Friday, March 20th, 2015
There have been a few recent studies about autism, and the latest study has found an association between children conceived via infertility treatments, like in vitro fertilization (IVF), and autism.
The report, which was published in the American Journal of Public Health, followed nearly 6 million children, including 48,865 conceived through assisted reproduction and 32,922 with autism.
Researchers noticed that children were twice as likely to have autism if they were conceived through IVF, especially by women under 35. However, the risk of autism was significantly decreased when only a single embryo was transferred during IVF.
“Knowing that one can largely reduce the risk of autism by restricting the procedure to single-egg transfer is important for women who can then make better informed decisions,” said Peter Bearman, a professor of social sciences of Columbia University.
It’s important to note that the study did not conclude a direct cause-and-effect link, but an association—so the potential link could still be the result of other factors, including a mom’s birth age and multiple births, rather than the infertility procedure itself.
“There is an association between IVF and autism, but when we control for the characteristics of women who are more likely to use IVF, for example, age and social status, this association is lessened significantly,” said Dr. Bearman.
Caitlin St John is an Editorial Assistant for Parents.com who splits her time between New York City and her hometown on Long Island. She’s a self-proclaimed foodie who loves dancing and anything to do with her baby nephew. Follow her on Twitter: @CAITYstjohn
Image: In vitro fertilization via Shutterstock
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Autism, autism in children, autism news, autism research, autism risks, conceiving, conception, IVF, ivf treatments, new research, new study, pregnancy and autism | Categories:
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Monday, March 24th, 2014
When it comes to getting pregnant, there’s the old saying, “Stop worrying. It will happen once you stop trying.” Well, now there is a new study to back it up. During the study, those with high alpha-amylase levels (a sign of long-term stress) had double the risk of infertility. The New York Times reports:
Over four years, 401 women who were stopping contraception and trying to have a baby underwent saliva testing for two stress-related substances: the enzyme alpha-amylase, and the hormone cortisol. The women provided a saliva sample upon enrollment in the study, and then another at their first observed menstrual period, so that comparisons between the women could be made from the same starting point.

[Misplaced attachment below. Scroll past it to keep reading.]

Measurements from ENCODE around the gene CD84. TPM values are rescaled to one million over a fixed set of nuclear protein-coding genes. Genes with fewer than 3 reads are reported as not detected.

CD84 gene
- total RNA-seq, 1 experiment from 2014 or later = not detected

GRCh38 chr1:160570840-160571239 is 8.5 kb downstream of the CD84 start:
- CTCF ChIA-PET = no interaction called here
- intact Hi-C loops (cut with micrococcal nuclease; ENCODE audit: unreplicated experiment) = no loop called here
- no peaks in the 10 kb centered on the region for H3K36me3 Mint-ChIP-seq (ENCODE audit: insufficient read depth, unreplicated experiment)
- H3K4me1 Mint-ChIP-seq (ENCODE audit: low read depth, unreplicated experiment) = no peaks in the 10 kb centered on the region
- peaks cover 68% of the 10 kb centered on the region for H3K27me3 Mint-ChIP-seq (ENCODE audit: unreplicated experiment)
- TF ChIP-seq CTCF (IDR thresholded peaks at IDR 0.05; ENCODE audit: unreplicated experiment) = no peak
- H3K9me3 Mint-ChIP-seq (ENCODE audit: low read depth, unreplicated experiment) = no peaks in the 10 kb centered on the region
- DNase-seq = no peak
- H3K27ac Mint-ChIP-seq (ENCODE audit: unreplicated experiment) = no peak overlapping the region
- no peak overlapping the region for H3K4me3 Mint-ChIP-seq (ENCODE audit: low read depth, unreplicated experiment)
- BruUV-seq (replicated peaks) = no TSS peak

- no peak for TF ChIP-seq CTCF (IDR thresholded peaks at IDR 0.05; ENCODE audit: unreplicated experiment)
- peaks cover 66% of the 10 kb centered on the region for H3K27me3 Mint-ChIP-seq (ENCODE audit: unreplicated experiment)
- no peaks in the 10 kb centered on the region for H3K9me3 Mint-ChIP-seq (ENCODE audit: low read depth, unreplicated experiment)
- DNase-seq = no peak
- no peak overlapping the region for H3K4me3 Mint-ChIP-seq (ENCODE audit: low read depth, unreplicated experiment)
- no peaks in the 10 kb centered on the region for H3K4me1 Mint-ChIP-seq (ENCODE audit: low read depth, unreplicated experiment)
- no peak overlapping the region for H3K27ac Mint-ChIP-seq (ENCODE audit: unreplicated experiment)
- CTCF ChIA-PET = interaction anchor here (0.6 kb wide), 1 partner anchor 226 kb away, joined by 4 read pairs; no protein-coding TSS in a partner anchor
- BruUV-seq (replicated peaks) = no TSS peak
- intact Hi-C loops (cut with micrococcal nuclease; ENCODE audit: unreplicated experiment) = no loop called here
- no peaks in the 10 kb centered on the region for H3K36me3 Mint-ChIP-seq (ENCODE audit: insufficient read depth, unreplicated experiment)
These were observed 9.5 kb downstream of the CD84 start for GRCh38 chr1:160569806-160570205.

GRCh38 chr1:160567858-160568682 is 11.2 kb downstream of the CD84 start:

Researchers analyzed the samples and then followed the women to see how long it took them to become pregnant. Women who became pregnant during the first month of the study (before they could give a second saliva sample) were also included in the analysis.
The scientists defined infertility as a failure to become pregnant after 12 months of unprotected intercourse. During the study, published Monday in Human Reproduction, 347 women became pregnant and 54 did not.
There was no association of cortisol with fertility. But those whose alpha-amylase levels were in the highest third, a sign of longstanding stress, had more than double the risk of infertility. The scientists controlled for age, race, income and other health and socioeconomic factors.
The lead author, Courtney D. Lynch, director of reproductive epidemiology at Ohio State University, said that if a woman was having difficulty becoming pregnant, it would be harmless, and might be helpful, to consider stress-reduction techniques.
“Yoga, meditation, mindfulness have been successful in other health outcomes,” she said, “and might be helpful for fertility as well.”
Are you maximizing your fertility? Take our quiz and find out!
Image: Young caucasian girl sitting and checking pregnant test over white via ShutterStock
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